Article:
- The number of student responses.
- The number of unsolicited but appropriate responses.
- The use of higher levels of logical thinking.
- The incidence of speculative thinking.
- The number of questions students ask.
- Students supporting their answers with evidence, logic, and details.
- Student-to-student communication and exchanges.
- The number of positive responses.
- The students’ confidence in their ability to construct explanations."
Although the silence of wait times might seem awkward and uncomfortable, smile, wait patiently, scan the room, and endure at least a five to ten second wait between your question and student responses.
Reach non-responsive students with wait times
Do the same students tend to respond to your questions? When the first person to raise their hand is always chosen to give an answer, it can communicate to students that the fastest answer is the best answer when we might in fact prefer to encourage thoughtful, logical, or creative answers. To avoid this, consider explaining to your students that you want everyone in the class to reflect on your question for a set period of time (between 20-60 seconds) and that you will then open the floor to answers. This strategy has the added benefit of giving less extroverted students and students with learning disabilities more time to prepare to participate. If this isn't a feasible strategy to use with all questions, considering using it once a class instead.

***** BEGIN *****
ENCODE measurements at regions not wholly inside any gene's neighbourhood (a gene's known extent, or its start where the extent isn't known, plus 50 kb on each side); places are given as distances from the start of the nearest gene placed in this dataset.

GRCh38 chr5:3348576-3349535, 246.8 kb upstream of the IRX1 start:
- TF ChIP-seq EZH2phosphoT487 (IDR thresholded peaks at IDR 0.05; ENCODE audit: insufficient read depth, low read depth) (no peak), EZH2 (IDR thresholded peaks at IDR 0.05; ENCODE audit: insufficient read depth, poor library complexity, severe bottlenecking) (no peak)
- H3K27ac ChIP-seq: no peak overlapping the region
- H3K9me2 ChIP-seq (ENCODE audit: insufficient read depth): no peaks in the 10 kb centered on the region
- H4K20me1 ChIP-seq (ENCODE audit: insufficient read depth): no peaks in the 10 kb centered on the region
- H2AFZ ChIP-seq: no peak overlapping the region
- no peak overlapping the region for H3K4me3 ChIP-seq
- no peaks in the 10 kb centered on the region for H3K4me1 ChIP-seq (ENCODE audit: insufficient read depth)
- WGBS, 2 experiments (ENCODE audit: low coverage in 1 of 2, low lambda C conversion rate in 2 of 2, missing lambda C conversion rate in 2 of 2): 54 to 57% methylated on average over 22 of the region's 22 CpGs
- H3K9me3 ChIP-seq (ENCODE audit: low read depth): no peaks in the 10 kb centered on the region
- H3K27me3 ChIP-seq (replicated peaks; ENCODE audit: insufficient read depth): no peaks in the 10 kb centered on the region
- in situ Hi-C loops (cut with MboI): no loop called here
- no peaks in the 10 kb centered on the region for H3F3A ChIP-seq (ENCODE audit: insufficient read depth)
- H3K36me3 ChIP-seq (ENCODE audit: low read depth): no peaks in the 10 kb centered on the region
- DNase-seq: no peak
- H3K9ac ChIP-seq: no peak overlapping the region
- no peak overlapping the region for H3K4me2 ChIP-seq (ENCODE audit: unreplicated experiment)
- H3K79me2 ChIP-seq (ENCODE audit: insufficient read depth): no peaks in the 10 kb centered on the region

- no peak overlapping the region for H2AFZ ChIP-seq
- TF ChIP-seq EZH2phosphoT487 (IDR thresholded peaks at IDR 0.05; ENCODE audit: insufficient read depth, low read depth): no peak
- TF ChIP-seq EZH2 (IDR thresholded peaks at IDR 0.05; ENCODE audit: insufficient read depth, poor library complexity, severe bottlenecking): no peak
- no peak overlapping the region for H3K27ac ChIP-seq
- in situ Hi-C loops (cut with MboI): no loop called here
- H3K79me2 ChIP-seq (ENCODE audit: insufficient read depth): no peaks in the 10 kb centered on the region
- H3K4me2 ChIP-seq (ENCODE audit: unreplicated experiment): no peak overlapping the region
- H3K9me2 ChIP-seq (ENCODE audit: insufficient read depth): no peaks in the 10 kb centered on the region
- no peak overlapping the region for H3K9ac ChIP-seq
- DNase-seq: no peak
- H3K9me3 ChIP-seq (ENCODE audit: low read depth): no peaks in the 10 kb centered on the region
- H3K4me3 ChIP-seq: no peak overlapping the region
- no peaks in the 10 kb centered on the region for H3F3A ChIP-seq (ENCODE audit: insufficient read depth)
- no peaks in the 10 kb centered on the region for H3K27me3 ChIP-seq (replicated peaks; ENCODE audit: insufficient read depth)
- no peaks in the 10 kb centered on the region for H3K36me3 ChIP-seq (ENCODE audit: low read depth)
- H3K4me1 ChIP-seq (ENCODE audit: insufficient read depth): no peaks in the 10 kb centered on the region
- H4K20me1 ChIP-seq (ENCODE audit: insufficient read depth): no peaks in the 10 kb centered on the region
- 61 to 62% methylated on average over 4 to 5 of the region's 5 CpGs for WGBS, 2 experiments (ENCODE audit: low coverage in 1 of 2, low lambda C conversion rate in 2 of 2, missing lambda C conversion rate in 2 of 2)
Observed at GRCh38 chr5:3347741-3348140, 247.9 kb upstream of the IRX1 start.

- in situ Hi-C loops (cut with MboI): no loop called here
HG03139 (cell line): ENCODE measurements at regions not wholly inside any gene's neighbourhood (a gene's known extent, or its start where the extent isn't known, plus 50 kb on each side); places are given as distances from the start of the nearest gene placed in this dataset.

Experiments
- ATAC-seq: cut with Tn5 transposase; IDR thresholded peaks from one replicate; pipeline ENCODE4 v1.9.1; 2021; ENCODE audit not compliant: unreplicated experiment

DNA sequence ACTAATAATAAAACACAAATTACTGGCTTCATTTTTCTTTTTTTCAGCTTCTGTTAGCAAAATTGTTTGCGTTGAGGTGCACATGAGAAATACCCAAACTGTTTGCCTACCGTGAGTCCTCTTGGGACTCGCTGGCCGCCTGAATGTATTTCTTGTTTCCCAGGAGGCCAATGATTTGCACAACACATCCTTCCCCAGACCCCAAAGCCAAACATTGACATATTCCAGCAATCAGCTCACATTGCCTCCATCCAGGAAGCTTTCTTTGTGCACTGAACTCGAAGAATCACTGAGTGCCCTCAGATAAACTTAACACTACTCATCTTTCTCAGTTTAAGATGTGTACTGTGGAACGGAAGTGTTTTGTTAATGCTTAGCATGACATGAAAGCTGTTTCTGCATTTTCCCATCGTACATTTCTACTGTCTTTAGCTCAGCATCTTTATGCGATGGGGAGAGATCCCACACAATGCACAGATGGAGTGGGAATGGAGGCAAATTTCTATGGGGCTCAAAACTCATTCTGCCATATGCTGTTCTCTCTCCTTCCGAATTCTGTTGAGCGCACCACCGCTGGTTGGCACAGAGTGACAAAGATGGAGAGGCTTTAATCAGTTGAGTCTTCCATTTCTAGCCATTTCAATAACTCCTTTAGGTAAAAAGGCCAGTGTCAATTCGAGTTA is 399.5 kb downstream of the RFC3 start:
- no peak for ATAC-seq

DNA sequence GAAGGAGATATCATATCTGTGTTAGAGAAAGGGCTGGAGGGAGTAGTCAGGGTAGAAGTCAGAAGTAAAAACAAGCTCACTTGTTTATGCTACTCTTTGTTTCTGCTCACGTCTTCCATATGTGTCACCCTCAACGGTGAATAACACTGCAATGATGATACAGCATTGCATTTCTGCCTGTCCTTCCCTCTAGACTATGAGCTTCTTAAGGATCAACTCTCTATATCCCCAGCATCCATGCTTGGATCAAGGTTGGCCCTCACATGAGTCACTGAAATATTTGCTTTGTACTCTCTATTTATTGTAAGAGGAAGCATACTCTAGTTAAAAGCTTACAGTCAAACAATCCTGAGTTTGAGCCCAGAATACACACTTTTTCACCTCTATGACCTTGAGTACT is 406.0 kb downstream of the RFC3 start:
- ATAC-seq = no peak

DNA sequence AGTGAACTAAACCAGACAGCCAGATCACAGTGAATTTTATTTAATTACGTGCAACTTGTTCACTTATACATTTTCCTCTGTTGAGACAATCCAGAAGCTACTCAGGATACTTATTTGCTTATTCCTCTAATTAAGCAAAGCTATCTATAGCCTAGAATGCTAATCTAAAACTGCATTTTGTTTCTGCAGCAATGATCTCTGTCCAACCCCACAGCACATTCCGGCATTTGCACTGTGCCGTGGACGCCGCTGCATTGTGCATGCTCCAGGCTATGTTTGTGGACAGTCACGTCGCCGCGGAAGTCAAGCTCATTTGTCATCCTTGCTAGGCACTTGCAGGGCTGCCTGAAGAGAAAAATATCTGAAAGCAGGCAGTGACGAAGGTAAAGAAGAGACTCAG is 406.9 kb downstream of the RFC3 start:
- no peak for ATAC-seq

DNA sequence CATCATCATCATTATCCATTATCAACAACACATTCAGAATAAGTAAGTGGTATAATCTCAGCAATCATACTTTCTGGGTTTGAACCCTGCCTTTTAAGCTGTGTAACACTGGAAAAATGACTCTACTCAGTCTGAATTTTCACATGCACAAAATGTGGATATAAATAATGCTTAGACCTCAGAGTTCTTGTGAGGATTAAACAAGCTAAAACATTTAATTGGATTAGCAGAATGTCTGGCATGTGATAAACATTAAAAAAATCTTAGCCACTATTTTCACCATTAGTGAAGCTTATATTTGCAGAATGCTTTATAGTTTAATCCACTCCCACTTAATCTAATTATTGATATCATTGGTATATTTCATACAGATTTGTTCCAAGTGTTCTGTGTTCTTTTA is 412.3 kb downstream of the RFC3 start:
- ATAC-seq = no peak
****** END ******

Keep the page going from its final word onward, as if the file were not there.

Encourage student-to-student interaction
Try to structure your comments to encourage students to interact with one another, "Mark, that's a good point. Could you relate that to what Sally said earlier?" Be prepared to facilitate recall of Sally's comment. When students are required to respond to one another, they become more attentive.
Admit when you don't know the answer
You'll lose more credibility by trying to fake an answer than by stating that you don't know. If you don't know the answer to a student's question, say so, "That's a good question. I'm not sure about that." Then follow up in one of the following ways:
- ask the class if anyone knows the answer (be sure to verify any responses)
- suggest resources that would enable the student to find the answer